Re: Large Marine Mammals and the Beatles

Shakespeare Electronic Conference, SHK 7.0870.  Friday, 22 November 1996.

(1)     From:   James Schaefer <This email address is being protected from spambots. You need JavaScript enabled to view it.>
        Date:   Thursday, 21 Nov 1996 11:21:48 -0500 (EST)
        Subj:   Re: SHK 7.0865  Re: Popular Culture

(2)     From:   Andrew Walker White <This email address is being protected from spambots. You need JavaScript enabled to view it.>
        Date:   Thursday, 21 Nov 1996 12:34:57 -0500 (EST)
        Subj:   Walruses and Kings

(3)     From:   Mason West <This email address is being protected from spambots. You need JavaScript enabled to view it.>
        Date:   Thursday, 21 Nov 1996 12:42:18 -0200
        Subj:   Re: SHK 7.0865  Re: Popular Culture

(4)     From:   Whit Wales <This email address is being protected from spambots. You need JavaScript enabled to view it.>
        Date:   Thursday, 21 Nov 1996 12:30:45 -0500
        Subj:   Re: SHK 7.0865  Re: Popular Culture


(1)----------------------------------------------------------------------------
From:           James Schaefer <This email address is being protected from spambots. You need JavaScript enabled to view it.>
Date:           Thursday, 21 Nov 1996 11:21:48 -0500 (EST)
Subject: 7.0865  Re: Popular Culture
Comment:        Re: SHK 7.0865  Re: Popular Culture

RE: Eric Weil's comments:

Linguistic errors are very interesting.  Weil cited the Lear quotations in the
Beatle's song, "I Am the Whale"; it was, of course, "I Am the Walrus."  (Cucu
cachoo)  What's interesting is that what he obviously remembered was that the
title included the name of a large marine mammal, and almost 30 yrs later, a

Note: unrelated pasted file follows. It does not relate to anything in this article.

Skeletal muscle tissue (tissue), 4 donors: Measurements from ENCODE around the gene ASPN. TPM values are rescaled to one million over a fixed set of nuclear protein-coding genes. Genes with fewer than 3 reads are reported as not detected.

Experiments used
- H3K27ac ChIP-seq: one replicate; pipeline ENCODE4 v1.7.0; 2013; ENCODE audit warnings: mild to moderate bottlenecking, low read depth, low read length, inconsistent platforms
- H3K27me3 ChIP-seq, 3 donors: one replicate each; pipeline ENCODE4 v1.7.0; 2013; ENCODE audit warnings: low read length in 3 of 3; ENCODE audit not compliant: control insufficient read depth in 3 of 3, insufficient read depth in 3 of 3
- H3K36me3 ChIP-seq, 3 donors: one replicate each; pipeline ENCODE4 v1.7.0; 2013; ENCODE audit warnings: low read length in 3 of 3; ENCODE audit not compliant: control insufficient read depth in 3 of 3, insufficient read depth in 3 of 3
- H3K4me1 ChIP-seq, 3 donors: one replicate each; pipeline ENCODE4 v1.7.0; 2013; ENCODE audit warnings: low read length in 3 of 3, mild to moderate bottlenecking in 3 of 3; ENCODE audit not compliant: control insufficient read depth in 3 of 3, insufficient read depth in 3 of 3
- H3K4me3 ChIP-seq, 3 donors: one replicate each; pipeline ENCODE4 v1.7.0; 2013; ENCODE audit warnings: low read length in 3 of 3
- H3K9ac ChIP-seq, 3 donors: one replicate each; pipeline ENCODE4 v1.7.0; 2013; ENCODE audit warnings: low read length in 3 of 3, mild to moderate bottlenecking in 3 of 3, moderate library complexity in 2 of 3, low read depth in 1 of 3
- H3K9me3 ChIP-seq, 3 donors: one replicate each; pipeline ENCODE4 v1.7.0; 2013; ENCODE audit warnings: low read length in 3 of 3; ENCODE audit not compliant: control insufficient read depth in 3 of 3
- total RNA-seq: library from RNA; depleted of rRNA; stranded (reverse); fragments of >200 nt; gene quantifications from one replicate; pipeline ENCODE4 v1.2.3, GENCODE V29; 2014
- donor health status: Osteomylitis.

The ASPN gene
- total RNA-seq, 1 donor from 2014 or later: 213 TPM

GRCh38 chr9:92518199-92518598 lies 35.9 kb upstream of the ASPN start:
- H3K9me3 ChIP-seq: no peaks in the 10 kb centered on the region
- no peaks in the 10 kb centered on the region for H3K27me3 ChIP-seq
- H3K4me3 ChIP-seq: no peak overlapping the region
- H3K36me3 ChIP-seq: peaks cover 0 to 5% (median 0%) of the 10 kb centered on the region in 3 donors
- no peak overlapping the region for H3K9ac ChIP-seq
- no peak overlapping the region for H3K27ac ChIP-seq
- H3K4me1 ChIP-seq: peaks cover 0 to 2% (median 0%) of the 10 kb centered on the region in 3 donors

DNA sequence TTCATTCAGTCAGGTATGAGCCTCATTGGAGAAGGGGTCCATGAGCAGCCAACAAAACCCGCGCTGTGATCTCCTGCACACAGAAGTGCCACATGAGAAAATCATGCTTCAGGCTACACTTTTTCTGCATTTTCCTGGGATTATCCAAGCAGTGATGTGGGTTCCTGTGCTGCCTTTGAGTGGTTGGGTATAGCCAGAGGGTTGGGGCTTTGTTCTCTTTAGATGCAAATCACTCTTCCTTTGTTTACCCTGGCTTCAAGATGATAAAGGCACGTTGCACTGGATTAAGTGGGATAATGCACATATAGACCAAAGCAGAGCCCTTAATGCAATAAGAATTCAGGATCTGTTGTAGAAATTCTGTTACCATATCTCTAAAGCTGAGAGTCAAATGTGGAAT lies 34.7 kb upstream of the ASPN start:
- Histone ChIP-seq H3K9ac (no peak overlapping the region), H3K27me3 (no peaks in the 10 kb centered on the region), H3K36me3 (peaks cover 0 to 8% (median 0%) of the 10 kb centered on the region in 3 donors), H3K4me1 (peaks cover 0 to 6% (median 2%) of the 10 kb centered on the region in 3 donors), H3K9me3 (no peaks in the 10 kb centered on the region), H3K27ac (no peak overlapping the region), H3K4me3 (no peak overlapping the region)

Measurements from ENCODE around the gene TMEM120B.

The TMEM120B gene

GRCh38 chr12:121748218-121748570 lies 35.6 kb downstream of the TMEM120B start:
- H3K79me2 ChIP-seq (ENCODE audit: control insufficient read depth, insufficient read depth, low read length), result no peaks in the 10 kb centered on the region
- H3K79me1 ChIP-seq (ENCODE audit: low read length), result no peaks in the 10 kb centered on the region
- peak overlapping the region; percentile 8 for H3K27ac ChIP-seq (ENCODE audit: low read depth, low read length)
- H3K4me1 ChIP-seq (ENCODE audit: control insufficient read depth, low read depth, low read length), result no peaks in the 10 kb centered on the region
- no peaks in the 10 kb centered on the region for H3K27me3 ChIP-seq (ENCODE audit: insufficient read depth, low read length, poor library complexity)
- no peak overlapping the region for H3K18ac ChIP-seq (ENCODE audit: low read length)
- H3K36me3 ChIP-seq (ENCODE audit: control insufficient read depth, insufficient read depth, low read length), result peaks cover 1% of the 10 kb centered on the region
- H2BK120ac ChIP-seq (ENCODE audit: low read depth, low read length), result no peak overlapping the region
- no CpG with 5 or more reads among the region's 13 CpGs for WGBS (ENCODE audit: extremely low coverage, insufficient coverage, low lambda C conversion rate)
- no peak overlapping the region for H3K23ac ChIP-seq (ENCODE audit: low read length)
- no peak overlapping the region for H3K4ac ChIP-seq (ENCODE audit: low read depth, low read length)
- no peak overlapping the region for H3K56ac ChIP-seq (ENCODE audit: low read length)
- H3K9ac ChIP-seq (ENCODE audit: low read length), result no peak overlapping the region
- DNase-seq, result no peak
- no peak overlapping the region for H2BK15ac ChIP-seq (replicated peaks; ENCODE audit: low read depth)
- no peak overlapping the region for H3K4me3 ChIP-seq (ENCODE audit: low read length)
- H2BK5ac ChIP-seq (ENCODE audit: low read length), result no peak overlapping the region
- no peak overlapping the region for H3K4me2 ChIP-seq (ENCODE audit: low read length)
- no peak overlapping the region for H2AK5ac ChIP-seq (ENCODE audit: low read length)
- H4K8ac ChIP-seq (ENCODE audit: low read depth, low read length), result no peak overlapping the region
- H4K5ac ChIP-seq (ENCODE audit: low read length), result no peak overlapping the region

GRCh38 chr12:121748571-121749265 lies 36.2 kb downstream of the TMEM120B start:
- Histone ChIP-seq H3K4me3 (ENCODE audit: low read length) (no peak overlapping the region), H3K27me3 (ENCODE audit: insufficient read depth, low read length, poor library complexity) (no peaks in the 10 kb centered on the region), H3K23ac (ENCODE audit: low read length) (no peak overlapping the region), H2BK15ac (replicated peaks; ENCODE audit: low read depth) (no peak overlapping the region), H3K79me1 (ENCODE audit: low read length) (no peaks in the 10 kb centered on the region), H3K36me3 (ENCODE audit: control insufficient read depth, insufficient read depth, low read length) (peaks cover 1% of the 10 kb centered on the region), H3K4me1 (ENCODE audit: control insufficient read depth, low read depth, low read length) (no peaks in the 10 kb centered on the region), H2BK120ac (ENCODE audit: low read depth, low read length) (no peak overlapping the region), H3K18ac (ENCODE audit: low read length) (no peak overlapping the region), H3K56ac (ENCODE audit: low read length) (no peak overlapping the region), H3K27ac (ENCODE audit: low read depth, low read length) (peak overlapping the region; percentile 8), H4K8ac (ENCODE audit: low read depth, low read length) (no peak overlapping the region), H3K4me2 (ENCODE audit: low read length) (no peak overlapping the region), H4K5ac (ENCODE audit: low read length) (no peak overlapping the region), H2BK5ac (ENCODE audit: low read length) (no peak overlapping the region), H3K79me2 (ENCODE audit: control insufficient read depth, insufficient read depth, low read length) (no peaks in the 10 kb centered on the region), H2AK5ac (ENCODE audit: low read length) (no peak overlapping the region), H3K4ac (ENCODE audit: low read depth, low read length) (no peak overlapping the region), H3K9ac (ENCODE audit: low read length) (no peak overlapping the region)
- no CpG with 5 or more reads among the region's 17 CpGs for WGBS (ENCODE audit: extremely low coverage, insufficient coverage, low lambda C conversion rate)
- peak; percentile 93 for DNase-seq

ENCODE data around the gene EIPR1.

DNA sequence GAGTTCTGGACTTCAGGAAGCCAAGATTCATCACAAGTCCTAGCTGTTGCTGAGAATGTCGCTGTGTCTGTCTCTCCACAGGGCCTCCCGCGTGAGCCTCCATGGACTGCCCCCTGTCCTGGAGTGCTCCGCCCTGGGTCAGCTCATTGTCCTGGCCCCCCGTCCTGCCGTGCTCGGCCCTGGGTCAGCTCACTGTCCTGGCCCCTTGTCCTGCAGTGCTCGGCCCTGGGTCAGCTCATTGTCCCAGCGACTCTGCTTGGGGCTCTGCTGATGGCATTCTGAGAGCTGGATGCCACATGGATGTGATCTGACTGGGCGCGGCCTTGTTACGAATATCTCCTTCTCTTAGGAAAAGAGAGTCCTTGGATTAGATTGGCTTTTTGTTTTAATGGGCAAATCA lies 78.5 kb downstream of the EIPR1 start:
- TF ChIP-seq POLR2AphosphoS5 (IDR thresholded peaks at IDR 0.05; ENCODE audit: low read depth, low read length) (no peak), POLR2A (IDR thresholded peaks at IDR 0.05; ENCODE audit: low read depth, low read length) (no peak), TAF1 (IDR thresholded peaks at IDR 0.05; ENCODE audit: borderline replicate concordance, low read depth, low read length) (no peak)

whale pops up.

About the substance of his comments:  The one Lear line that I heard clearly
and that still sticks with me is, "Sit you down, Father; rest ye."  And don't
forget that in the White Album, we are told, "I've got news for you all: / The
walrus was Paul."

There are some who still believe that the music of the band Wings proved that
Paul _did_ die!

Jim Schaefer

(2)----------------------------------------------------------------------------
From:           Andrew Walker White <This email address is being protected from spambots. You need JavaScript enabled to view it.>
Date:           Thursday, 21 Nov 1996 12:34:57 -0500 (EST)
Subject:        Walruses and Kings

Actually, Mr. Weil, the song title is "I am the Walrus", the most potent,
audible lines at the end of the song are the exchange between Gloucester and
Edgar:

"Is he dead?"
"Sit ye down, father, rest you"

There are references to custard, dead dog's eyes, etc. in the song, so in terms
of popular culture, this ranks as a masterpiece of Bardic interpretation.
There's bound to be a paper in this one, if there hasn't been one or three
written already.

Andy White
Urbana, IL

(3)----------------------------------------------------------------------------
From:           Mason West <This email address is being protected from spambots. You need JavaScript enabled to view it.>
Date:           Thursday, 21 Nov 1996 12:42:18 -0200
Subject: 7.0865  Re: Popular Culture
Comment:        Re: SHK 7.0865  Re: Popular Culture

Eric Weil wrote:

    A few days ago someone queried on this subject.  Today a
    colleague reminded me that in the Beatles' song, "I am the
    Whale" several lines from _King Lear_ , 4.6.242-50, parts of
    speeches by Oswald, Edgar, and Gloucester are quoted.
    Beginning with "Slave, thou hast slain me" and ending with
    "What, is he dead?" Apparently the song led some people to
    believe that Paul had died.

It's a minor point, but you probably mean "I Am the Walrus," on The Magical
Mystery Tour album. The Shakespearean quotes are incidental audio deep in the
mix, and whoever identified the quotes must have had a far better stereo system
than I did. I could, however, make out the final "What, is he dead?"

-- Mason West
   This email address is being protected from spambots. You need JavaScript enabled to view it.

(4)----------------------------------------------------------------------------
From:           Whit Wales <This email address is being protected from spambots. You need JavaScript enabled to view it.>
Date:           Thursday, 21 Nov 1996 12:30:45 -0500
Subject: 7.0865  Re: Popular Culture
Comment:        Re: SHK 7.0865  Re: Popular Culture

> Today a colleague reminded me that in the Beatles' song, "I am the Whale"

"I am the Walrus", perhaps?

Are not the Beatles as sacred as the Bard?! What is he to Hecuba? Lear to
Lennon?

The connection's got to be accurate on both sides, or - Pop goes the Culture...